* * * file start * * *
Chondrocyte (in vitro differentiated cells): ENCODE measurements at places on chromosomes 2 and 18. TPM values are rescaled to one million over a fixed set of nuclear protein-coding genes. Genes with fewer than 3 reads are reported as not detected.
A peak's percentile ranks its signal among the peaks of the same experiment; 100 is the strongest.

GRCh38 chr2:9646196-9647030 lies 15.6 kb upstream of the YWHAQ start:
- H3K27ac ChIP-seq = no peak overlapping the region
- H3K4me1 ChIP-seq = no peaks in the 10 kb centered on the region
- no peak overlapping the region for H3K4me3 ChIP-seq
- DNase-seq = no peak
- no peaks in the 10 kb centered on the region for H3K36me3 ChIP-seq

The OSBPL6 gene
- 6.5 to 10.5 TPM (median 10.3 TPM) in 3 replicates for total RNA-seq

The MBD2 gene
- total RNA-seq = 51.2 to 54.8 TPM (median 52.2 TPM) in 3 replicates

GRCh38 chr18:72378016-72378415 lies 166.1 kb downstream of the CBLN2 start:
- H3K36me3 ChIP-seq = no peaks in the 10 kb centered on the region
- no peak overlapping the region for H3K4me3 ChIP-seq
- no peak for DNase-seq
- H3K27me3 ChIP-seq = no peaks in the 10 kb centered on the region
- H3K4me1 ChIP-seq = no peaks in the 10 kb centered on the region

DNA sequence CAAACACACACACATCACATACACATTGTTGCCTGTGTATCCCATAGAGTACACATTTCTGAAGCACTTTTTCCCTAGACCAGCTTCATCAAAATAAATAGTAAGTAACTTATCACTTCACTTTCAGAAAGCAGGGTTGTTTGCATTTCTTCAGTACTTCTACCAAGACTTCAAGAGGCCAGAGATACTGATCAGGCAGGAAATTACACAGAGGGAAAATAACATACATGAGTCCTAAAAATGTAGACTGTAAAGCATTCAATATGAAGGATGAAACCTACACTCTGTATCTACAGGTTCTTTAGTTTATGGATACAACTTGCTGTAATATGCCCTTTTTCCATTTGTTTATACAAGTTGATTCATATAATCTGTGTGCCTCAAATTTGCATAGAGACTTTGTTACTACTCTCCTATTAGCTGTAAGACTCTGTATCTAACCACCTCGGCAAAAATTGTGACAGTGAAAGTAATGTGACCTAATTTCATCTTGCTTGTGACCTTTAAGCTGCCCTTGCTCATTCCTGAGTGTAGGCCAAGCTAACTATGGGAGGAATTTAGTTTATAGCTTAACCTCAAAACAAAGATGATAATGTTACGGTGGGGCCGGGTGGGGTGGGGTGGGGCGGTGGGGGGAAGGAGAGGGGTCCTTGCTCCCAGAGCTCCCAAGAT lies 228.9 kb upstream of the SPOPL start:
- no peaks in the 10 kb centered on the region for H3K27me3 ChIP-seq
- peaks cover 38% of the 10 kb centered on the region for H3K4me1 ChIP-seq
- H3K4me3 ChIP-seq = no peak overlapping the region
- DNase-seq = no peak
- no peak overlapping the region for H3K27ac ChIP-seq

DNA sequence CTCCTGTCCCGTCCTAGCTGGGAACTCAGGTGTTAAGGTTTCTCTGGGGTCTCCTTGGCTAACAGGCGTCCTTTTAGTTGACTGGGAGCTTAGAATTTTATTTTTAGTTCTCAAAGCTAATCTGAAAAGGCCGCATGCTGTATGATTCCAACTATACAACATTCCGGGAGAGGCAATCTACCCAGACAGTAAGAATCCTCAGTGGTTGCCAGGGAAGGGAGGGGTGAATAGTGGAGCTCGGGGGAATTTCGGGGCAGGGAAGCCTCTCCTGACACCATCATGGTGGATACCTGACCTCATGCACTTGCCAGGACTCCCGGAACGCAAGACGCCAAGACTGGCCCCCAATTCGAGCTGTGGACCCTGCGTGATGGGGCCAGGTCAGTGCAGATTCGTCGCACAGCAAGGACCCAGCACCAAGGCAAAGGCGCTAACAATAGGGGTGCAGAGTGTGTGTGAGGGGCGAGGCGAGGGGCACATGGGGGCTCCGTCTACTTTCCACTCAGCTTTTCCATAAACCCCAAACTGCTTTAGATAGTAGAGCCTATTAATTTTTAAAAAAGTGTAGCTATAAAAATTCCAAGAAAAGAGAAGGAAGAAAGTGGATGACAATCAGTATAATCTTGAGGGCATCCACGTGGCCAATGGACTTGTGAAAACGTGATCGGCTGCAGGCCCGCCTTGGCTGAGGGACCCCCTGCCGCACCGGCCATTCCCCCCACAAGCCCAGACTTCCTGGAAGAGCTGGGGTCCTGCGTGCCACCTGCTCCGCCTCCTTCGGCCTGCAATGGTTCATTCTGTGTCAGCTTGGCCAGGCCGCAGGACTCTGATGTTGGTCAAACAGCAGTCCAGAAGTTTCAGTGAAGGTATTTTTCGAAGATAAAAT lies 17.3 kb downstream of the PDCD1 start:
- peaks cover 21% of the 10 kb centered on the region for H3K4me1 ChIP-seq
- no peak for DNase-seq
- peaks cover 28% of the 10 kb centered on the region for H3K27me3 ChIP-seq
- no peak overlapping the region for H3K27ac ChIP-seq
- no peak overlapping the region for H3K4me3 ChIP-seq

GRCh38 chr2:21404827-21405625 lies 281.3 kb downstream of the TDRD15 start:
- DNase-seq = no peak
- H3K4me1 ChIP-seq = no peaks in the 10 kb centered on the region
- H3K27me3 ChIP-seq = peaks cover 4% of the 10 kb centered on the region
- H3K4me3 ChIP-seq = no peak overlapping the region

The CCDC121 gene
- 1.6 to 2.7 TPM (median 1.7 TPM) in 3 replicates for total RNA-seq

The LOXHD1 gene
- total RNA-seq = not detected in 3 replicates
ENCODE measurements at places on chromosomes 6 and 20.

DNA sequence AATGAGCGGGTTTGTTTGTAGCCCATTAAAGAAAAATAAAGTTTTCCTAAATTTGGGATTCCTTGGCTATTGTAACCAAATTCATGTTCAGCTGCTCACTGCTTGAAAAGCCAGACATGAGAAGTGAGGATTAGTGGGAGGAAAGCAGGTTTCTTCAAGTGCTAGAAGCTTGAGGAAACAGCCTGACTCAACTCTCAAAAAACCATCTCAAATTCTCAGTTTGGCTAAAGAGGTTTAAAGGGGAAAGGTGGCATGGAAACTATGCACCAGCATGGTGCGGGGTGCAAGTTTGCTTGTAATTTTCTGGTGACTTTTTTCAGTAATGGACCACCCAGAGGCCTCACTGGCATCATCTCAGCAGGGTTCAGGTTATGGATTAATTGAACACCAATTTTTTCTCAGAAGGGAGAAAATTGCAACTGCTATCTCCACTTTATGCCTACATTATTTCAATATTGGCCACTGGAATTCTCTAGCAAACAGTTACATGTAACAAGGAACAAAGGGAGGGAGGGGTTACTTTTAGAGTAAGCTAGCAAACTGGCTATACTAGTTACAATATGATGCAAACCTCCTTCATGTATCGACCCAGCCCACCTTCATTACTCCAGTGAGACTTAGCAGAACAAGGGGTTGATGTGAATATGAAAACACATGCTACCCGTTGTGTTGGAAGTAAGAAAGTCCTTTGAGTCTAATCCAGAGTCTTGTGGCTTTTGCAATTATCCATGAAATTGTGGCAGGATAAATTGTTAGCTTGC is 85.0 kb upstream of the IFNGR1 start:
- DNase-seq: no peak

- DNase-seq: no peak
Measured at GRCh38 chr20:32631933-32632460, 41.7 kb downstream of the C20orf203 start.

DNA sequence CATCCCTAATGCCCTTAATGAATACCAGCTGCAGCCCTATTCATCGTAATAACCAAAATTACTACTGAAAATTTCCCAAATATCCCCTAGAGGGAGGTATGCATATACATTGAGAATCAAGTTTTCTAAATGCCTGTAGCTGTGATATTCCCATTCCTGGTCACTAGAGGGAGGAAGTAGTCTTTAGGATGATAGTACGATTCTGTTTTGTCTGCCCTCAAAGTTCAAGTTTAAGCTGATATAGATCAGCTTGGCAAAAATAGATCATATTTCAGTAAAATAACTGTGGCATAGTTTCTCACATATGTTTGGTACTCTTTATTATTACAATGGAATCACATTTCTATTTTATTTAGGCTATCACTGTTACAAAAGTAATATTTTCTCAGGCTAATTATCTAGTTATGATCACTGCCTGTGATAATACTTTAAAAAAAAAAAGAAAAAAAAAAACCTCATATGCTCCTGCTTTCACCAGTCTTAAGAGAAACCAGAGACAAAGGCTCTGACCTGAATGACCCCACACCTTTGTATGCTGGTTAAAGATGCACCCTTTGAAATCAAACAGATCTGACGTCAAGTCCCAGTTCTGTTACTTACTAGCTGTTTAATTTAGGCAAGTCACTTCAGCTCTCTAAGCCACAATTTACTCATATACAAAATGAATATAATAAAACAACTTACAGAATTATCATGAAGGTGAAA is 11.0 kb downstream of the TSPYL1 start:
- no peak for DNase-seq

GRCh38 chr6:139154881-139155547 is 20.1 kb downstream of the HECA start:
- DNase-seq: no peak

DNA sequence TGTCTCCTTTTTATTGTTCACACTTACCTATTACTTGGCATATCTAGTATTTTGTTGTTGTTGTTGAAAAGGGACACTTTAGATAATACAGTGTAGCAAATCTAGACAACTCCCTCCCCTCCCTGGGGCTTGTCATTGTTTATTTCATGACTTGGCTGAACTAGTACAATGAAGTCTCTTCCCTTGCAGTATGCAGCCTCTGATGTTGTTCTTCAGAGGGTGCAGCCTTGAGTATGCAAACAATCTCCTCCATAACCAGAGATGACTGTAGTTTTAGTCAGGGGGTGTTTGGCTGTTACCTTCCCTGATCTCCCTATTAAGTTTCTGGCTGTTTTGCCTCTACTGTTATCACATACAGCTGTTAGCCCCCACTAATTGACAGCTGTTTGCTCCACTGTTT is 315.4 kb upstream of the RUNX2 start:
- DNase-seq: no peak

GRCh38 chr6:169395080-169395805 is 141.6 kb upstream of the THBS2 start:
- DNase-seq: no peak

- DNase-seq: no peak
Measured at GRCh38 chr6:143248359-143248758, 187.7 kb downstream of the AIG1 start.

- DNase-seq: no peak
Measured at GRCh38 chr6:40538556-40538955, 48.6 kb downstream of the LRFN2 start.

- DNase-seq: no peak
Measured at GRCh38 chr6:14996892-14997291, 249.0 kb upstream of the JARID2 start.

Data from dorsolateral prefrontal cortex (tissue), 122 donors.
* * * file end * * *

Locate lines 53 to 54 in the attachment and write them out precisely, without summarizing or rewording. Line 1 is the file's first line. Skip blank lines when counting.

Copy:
- DNase-seq: no peak
Measured at GRCh38 chr6:143248359-143248758, 187.7 kb downstream of the AIG1 start.